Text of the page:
Starring: Philip Seymour Hoffman, Joaquin Phoenix, Laura Dern, Jesse Plemons, David Warshofsky, Lena Endre
Distributed by: The Weinstein Company
After returning from the Second World War, having witnessed many horrors, a charismatic intellectual creates a faith based organization in an attempt to provide meaning to his life. He becomes known as "The Master". His right-hand man, a former drifter, begins to question both the belief system and The Master as the organization grows and gains a fervent following.
It’s been the oddest thing. Lots of critics have now seen The Master, yet there seems to be almost no deep conversation about it. And the couple of pieces I have found have been written with such flowery, non-specific language (regarding intent, not the story) that it feels very, very safe.
So tonight, I saw it… the way it should be seen. In 70mm, yes, but more so, in a big theater, full of people.They were literally wrapped around the block for this sold-out engagement.
And now, I feel like I understand the near-silence.
What is The Master?
Well, there is lights out acting, beautiful images, and raw, undeniable emotions.
But what is all of this in service of… what’s the point?
I think people are a little afraid to stick their noses out and find out In a few weeks that they were “wrong” or don’t match the inevitable consensus. I know that I am looking to a second screening for greater clarity.
But with one look, this is what I think. It’s Fight Club.
I know this doesn’t make logical sense. This isn’t Momento, leaving you to try to rebuild the narrative in your head. It’s poetic. And Freddie Quells is Lancaster Dodd’s youth/id… the man he was before he met his Lady MacHubburd-ian wife… all the things that Dodd has created an entire quasi-religion to – ahem – master.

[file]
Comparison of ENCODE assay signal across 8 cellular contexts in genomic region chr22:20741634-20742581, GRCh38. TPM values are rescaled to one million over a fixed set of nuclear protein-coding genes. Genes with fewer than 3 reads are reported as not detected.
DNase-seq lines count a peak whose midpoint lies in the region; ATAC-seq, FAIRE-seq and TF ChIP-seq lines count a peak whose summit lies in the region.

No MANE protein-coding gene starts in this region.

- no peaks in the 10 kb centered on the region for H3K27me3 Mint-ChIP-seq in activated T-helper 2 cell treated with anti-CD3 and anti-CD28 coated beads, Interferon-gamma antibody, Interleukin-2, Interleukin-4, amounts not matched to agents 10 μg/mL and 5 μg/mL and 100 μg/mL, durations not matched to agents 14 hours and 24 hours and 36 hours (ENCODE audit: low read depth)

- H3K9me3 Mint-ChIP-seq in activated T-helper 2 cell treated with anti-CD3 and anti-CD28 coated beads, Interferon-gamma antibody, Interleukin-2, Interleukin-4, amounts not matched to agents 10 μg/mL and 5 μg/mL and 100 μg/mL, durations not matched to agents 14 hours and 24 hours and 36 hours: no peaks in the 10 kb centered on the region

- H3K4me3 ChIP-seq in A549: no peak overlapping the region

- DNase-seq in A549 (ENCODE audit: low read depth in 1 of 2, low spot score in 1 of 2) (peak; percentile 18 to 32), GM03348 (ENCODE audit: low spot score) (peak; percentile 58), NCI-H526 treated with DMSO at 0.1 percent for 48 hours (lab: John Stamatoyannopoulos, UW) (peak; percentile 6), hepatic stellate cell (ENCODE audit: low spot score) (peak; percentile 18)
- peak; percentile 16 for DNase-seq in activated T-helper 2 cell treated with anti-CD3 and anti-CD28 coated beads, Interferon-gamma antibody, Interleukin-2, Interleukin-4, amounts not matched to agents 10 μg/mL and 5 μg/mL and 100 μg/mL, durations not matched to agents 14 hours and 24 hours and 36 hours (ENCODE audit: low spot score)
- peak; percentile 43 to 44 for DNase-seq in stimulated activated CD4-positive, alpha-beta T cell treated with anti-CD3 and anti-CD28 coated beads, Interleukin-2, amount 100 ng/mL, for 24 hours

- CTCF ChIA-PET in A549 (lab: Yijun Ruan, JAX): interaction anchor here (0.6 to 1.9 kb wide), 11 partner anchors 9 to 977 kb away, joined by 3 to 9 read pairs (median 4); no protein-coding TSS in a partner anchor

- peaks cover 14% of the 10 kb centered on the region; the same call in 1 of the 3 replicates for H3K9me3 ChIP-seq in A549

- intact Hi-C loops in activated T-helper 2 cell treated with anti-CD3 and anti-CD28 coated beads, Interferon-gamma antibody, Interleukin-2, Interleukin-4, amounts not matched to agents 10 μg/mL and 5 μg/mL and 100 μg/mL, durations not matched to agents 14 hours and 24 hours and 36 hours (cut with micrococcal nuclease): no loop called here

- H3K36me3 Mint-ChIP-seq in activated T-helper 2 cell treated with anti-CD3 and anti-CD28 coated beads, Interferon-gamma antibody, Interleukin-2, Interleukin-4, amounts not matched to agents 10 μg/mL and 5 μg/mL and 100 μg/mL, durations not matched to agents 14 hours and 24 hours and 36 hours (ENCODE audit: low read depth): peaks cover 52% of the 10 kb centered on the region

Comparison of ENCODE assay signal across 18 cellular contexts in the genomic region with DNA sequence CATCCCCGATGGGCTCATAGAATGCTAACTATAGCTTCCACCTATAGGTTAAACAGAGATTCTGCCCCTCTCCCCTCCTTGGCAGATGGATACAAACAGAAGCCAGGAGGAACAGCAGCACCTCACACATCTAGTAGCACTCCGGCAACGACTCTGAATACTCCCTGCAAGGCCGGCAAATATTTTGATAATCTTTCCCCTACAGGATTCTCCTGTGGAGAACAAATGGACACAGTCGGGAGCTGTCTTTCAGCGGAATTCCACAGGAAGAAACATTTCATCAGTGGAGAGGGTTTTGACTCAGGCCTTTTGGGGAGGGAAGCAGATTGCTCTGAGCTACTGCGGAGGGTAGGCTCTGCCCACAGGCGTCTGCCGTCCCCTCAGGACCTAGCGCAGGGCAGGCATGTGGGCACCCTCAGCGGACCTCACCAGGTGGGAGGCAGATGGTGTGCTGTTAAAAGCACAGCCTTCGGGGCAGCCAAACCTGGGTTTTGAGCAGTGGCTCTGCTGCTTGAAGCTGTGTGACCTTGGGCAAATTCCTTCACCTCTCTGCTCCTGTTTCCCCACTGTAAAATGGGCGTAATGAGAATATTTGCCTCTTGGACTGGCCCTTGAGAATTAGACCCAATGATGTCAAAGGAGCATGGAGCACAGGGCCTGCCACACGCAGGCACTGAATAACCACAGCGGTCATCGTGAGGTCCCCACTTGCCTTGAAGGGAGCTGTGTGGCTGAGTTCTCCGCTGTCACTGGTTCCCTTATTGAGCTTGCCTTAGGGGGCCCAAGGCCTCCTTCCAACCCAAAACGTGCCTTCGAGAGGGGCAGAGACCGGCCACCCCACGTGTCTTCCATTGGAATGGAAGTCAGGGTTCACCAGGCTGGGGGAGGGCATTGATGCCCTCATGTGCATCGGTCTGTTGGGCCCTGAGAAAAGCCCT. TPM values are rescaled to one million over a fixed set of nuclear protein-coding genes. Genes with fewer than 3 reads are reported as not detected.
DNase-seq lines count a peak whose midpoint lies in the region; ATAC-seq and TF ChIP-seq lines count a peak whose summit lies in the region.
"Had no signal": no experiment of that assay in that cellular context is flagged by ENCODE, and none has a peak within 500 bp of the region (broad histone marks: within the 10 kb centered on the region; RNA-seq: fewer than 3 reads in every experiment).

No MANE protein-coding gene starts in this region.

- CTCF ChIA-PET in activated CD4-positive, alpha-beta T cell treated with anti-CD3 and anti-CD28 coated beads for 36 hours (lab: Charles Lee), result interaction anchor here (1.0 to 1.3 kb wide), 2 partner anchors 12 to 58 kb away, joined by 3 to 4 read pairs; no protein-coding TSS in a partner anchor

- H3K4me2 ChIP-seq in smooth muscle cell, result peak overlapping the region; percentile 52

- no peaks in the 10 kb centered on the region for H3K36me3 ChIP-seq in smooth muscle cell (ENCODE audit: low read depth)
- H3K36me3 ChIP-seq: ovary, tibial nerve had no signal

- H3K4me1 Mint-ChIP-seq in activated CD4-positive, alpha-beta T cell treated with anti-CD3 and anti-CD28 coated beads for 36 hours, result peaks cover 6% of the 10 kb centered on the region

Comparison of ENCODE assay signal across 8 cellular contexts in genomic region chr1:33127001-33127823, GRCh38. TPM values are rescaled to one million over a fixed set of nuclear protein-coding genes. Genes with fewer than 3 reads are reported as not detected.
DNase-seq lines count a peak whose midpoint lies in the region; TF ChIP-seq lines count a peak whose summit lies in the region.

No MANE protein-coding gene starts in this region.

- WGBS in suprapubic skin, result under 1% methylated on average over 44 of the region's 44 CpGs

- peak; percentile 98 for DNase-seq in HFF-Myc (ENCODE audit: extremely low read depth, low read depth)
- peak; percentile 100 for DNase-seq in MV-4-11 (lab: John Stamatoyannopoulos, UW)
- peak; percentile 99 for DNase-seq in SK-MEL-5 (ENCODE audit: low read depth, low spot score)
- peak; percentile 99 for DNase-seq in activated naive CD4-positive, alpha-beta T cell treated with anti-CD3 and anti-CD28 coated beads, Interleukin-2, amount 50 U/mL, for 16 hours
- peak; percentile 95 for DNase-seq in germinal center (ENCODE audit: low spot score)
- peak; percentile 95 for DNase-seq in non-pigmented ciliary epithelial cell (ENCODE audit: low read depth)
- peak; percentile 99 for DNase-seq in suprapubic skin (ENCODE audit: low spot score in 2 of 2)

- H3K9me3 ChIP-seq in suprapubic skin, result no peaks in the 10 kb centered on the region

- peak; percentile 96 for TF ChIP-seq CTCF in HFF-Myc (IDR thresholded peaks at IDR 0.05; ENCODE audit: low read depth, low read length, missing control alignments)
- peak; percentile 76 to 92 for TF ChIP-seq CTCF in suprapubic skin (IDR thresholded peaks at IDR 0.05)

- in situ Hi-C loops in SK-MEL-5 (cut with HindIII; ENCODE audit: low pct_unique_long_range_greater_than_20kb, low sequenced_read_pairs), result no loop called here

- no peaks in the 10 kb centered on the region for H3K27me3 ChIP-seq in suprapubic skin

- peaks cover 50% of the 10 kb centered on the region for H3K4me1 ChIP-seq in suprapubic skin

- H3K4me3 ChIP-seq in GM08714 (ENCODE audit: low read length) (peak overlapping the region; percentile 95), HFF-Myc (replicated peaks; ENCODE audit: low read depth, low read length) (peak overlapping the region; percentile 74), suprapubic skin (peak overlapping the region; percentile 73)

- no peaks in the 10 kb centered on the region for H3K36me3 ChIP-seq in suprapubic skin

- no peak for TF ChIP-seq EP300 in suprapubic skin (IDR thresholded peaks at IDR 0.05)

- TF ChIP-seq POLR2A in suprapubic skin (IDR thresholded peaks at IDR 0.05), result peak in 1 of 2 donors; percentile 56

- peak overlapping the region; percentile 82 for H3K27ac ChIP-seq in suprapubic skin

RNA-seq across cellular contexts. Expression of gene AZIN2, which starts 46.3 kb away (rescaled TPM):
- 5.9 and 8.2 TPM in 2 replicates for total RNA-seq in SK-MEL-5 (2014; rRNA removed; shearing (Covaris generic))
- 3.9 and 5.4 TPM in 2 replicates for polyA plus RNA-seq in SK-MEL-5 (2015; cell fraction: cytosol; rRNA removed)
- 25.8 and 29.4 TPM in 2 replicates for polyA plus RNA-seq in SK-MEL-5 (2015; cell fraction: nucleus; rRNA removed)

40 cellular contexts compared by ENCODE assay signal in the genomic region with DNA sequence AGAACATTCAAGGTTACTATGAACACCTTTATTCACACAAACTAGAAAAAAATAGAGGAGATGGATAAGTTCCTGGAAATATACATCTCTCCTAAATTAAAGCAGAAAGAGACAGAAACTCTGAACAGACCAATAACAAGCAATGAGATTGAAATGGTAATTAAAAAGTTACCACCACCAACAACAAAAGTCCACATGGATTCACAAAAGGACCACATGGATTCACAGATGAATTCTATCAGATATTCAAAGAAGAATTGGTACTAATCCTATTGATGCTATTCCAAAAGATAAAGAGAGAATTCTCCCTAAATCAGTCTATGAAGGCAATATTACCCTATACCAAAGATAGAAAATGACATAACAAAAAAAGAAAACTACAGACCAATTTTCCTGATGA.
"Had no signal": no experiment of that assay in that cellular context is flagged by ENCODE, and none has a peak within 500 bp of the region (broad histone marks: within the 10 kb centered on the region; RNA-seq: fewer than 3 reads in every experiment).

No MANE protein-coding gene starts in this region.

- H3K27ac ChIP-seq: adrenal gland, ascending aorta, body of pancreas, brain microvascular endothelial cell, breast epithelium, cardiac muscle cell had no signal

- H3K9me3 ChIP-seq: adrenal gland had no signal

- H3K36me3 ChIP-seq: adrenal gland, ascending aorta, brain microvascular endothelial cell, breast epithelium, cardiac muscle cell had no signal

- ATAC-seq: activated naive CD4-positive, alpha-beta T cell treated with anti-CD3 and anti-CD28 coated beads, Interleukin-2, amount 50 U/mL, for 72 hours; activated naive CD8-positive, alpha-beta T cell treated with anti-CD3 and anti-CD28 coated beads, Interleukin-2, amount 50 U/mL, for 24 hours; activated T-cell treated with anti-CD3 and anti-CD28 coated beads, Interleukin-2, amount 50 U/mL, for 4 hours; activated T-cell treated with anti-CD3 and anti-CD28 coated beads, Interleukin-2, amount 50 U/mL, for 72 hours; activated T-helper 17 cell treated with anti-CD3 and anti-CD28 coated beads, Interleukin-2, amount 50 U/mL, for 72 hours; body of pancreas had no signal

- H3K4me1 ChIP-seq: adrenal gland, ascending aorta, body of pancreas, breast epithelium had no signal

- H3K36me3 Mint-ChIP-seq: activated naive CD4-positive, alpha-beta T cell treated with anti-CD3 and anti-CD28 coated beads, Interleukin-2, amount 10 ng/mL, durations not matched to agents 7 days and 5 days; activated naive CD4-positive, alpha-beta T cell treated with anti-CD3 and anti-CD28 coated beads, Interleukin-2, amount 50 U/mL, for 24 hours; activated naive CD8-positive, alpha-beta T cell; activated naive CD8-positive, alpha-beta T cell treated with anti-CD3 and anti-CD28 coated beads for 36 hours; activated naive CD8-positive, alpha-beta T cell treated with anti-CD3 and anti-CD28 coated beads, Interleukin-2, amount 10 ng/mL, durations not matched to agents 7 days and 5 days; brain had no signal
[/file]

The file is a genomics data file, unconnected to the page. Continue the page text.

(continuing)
To not put too fine a point on it, this is, I think, a story of a man becoming master of his own domain… if he doesn’t want to acknowledge that it’s really his wife who is driving the train to something greater.
Dodd lets his inner Quells out more than once in the film. They share affinities for naked women and moonshine-like alcoholic concoctions. And Freddie seems to want to be “better,” but he doesn’t have an Amy Adams and his youthful love is long gone.
There are a LOT of scenes that are all Lancaster & Freddie… even when others are around. Dodd loves Freddie in a way that is both deep and immediate. Who doesn’t love their inner scamp… especially when it’s being held in check.
I don’t want to spoil the movie in any way. You should all have your own experiences of it. But that is my first take. I can’t really come up with anything else that makes sense. Is it just a slice of life? I guess it could be. But PTA is a million times smarter than that.
P.S. This movie has almost nothing to do with Scientology in a literal or even metaphoric way. The film does have a leader who is coming up with ideas to help clean/ease/manipulate the minds of others. And we watch him shift and adjust and rewrite those notions. But that is truly just a backdrop. None of the central Scientology things – aside from opening with a personality test – are in the story. Non-issue.